Weaverville – North Buncombe returns star runner Joe Jones, to build upon two turnaround seasons in a new phase of competitiveness.
The Black Hawks won six then seven games in the past two seasons, after winning once in the prior two seasons. “We have a great culture. The kids changed the mindset,” head coach Brandon Allen said. “This senior class has great leadership and attitudes. This is my fourth year here. I had these guys as freshmen. I’ve grown close to this special group.” He credits OC Zach Shook and DC Ben Rhodarmer, too, for the program’s rise.
Last season the Hawks’ 29-27 squeaker at Tuscola avenged a “spanking” in 2017, then a one-point loss in ‘18. Another huge WMAC win was 20-14 over a Roberson team fresh off of an upset at Asheville. “We made a big drive, to run the clock out,” Allen recalled. “It’s a big deal anytime to beat a team like TC. They have so many athletes.”
The Hawks lost by merely three to AHS to conclude the ‘19 regular season but made 3A playoffs. They thrashed local rival Madison 46-0 then 63-0 in ‘19, to turn around the series and “get that jug back,” Allen said.
Despite a two-season upswing, “we’re still hunters chasing others” providing foes a “physical war,” Allen reasons. He points to WMAC coaches collectively predicting NBHH right in the middle of the nine-team race. However, the Hawks are picked ahead of fellow rushing-based teams Tuscola and West Henderson — in the unofficial second of three WMAC tiers. That is progression.
Starting the “Spring” 2021 season in February can theoretically help rushing teams if the weather is chilly, windy and wet and the field gets slick and slows quick spread offenses. The Hawks’ shotgun wing T deploys a tailback, two wingbacks, split end and tight end. This “power-spread” is “gap-based” to beat zones. Allen noted NBHS uses “power counter runs” with misdirection and cutbacks, and mixes in multiple sets.
Wingback Joe Jones (6-0, 195 sr.) ran for nearly 1,100 yards and for 18 touchdowns in ‘19. Jones is tough, with great field vision and breakaway speed, Allen said. “Joe’s a special back. He gets you tough yards between the tackles. He can also stretch the defense on the perimeter, and can score.”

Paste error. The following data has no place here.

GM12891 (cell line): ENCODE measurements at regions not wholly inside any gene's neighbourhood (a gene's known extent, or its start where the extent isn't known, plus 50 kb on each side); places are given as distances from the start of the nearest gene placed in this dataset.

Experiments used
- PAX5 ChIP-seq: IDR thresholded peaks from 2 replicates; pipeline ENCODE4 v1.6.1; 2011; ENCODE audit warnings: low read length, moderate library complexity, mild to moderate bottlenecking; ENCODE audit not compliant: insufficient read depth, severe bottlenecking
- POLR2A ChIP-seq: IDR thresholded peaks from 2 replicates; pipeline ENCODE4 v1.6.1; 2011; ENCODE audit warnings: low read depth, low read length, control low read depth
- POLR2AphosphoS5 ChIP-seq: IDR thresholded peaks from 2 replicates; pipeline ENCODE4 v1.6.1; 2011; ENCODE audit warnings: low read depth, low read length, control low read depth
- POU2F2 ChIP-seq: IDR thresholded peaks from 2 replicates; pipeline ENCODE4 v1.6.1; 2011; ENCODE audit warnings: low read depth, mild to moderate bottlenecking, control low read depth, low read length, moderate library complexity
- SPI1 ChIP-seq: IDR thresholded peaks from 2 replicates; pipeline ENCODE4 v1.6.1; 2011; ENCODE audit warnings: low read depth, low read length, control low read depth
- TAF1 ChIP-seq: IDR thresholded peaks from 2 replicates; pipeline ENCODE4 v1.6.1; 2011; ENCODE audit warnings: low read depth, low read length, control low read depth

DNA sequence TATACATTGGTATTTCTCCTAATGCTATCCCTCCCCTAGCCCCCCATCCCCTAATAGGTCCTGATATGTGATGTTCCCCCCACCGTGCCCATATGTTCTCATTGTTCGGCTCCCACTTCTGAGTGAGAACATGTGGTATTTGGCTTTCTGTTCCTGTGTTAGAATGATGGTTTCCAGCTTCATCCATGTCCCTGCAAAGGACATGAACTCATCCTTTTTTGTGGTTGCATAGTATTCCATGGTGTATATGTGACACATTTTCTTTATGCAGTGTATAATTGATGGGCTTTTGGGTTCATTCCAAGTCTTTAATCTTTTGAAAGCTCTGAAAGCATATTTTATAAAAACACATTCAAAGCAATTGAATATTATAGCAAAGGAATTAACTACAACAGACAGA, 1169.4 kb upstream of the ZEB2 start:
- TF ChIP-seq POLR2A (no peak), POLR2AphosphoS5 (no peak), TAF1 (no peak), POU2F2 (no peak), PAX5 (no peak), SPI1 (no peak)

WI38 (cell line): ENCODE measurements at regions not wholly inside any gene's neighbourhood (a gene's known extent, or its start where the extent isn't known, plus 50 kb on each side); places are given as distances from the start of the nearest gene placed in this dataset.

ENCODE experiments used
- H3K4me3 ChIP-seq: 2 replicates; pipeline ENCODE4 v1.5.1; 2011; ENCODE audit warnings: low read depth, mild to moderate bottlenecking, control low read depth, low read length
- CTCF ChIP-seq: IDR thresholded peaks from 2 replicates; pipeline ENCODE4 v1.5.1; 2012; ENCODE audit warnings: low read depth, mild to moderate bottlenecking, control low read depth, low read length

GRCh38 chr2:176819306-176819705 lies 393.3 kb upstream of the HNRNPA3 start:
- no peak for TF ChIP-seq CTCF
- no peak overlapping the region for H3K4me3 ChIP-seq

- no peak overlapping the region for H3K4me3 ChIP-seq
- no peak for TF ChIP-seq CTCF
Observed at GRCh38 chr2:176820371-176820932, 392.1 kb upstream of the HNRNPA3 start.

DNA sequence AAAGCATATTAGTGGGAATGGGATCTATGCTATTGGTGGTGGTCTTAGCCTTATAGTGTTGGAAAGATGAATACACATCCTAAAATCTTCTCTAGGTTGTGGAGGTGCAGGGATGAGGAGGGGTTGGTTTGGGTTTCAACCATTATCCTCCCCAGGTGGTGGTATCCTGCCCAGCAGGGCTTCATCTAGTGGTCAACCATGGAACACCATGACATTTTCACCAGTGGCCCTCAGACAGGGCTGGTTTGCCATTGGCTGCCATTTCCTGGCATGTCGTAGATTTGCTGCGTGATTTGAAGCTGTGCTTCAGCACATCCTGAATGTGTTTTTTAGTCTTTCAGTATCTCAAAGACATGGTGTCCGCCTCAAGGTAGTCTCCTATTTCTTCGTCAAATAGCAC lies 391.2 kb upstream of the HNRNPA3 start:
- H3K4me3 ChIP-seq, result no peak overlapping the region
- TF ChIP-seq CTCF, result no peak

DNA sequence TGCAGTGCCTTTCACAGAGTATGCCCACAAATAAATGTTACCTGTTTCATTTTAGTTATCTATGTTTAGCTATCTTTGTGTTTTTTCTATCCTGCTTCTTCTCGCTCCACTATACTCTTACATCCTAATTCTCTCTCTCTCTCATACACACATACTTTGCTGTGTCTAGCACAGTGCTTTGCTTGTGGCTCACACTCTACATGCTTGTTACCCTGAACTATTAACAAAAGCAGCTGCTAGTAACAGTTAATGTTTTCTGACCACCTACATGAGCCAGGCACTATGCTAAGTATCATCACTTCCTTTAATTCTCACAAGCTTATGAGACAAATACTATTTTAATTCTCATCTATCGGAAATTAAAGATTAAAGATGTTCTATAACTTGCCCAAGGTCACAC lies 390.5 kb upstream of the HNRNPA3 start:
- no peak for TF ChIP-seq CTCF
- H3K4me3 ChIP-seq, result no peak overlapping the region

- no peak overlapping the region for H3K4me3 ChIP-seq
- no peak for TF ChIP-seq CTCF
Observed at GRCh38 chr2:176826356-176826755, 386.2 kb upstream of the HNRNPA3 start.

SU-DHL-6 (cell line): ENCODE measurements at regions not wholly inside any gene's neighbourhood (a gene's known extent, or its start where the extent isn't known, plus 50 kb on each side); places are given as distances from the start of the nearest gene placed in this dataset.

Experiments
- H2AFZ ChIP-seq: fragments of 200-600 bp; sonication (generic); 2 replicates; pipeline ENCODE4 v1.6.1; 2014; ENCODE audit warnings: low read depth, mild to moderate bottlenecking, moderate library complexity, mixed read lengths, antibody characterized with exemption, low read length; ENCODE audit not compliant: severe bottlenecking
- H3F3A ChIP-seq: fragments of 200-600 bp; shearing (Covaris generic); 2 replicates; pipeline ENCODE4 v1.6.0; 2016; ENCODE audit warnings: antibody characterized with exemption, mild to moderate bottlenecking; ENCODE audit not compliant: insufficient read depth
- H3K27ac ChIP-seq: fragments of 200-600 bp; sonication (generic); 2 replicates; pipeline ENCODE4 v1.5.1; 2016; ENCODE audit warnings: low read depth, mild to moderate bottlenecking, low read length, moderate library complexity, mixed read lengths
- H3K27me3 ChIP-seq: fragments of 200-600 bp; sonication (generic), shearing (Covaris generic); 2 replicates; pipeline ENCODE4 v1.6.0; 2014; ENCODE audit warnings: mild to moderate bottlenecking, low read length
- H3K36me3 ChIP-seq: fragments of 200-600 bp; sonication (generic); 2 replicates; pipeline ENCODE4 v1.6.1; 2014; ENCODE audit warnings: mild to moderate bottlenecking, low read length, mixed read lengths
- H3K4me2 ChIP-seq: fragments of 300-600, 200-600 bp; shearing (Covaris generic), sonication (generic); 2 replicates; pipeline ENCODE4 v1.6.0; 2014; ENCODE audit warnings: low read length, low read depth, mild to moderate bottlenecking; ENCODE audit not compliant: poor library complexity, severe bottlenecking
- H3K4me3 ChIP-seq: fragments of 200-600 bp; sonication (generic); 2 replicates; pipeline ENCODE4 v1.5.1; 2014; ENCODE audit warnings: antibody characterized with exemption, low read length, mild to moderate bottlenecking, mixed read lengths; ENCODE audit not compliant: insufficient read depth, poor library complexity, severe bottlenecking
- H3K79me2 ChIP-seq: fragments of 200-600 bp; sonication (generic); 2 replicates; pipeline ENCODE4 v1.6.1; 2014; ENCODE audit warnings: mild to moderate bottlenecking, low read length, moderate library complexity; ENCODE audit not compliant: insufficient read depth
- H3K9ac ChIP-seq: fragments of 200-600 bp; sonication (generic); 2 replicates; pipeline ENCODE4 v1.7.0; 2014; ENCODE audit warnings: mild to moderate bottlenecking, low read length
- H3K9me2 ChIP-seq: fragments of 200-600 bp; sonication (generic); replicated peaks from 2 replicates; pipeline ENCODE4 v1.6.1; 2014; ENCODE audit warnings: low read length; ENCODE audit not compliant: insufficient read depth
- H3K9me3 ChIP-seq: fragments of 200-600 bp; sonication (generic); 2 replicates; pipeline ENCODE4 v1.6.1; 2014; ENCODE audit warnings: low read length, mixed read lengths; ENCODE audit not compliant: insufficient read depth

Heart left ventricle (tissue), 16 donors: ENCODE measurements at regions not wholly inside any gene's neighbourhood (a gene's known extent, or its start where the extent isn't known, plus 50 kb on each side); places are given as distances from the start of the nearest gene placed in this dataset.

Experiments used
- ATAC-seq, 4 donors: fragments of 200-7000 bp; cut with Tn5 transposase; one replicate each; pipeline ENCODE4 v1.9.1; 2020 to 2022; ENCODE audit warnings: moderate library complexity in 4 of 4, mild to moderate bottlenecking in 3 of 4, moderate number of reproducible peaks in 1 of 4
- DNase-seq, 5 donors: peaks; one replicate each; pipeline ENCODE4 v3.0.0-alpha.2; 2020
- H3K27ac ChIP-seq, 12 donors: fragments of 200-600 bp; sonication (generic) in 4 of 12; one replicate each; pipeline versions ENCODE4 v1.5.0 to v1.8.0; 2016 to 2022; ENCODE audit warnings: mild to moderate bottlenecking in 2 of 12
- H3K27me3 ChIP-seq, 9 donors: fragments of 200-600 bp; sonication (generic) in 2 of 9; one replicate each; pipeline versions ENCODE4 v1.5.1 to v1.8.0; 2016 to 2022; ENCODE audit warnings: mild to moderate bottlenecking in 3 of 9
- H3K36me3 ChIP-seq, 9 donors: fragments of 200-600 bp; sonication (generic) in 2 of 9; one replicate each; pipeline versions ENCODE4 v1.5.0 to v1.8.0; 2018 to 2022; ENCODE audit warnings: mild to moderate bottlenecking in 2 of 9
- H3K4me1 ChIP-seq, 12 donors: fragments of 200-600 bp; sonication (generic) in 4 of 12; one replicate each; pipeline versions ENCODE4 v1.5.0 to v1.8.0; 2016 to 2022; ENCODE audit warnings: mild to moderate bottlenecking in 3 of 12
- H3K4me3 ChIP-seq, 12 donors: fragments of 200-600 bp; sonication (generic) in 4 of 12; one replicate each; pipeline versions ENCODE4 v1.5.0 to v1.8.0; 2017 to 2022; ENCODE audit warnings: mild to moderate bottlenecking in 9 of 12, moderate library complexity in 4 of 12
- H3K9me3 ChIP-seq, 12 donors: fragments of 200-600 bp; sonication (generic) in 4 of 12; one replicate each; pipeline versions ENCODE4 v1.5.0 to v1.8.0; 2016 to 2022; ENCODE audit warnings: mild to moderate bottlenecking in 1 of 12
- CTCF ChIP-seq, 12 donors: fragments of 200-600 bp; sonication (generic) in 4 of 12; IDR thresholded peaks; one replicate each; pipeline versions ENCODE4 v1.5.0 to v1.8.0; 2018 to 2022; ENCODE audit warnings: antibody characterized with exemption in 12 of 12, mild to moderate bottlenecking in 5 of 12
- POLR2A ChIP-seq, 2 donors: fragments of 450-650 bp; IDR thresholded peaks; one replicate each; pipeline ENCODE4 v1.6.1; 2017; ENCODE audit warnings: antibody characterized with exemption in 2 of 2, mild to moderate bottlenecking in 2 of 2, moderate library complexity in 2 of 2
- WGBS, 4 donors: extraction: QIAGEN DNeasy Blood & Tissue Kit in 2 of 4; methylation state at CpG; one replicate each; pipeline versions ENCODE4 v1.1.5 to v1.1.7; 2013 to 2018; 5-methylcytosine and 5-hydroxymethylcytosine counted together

Wingback Trent Cole (5-10, 170 sr.) ran for 11 scores and 734 yards. Cole and Jones each averaged eight yards per carry. Cole caught 20 passes, as the team’s top returning receiver. “Trent’s an unbelievable athlete. He’s also exceptional. We have two backs capable of getting tough yards. Both have the speed to break it when they get into second and third gear. They compliment each other.” Sub WB-TE Jesse Wyatt (6-0, 190 sr.) blocks well.
Run-heavy NBHS had merely six passing TDs. Accuracy is crucial pm surprise passes. QB Walker Corbin (6-2, 170 sr.) delivers reliability. He completed 62 percent of throws. “He is extremely unselfish, much bigger and faster,” and quick to decide in RPOs whether to run it himself or to pass, Allen said. Corbin is among five returning starters on offense.
Receivers include sure-handed Keegan Tuffo (6-1, 170 jr.), Dalton Kirchner (6-1, 175 sr.), flanker Spencer Roane (5-11, 165 so.), and Gabe Banks (6-1, 170 sr.). Two hoops stars are tall targets — WR Bryce Payne (6-4, 225 sr.) and Caleb Lominac (6-5, 210 sr.).
The O-line is faster now and returns a trio — pulling RG Jonathan Lavezzo (5-9, 215 sr.), LT Ben Wyatt (6-0, 215 jr.) and RT Isaac Melikian (5-10, 225 sr.). New starters are center Dakota Finley (6-2, 300 sr.) and LG Ryne Norton (6-0, 200 so.).
The multiple defense features fourth-year starting MLB Kolbie Hughey (5-7, 195 sr.) as a vocal leader and playmaker deluxe. “Kolbie is unbelievable in making (sudden) adjustments for us,” Allen said. “He has great instincts. He takes amazing angles.” Other likely starters are LBs Israel McKinney (5-11, 175 sr.) and Ayden Chandler (6-0, 200 jr.), DE Noah Ponder (6-2, 205 sr.) and CB Rayce Pickens (6-1, 175 jr.). “This is the fastest defense” in four years, and players “know their assignments,” Allen said.
“We make our living in the weight room. But that (full-fledge) off-season was stripped away from us” by pandemic rules, said muscular Allen. He looks as if he out-lifts his coaching rivals. “We have awesome kids who worked extremely hard — but in a very condensed manner. Hard work gets us to where we’re at.” Coach Allen hopes the Hawks again perch high enough on the WMAC pecking pole, to qualify for playoffs.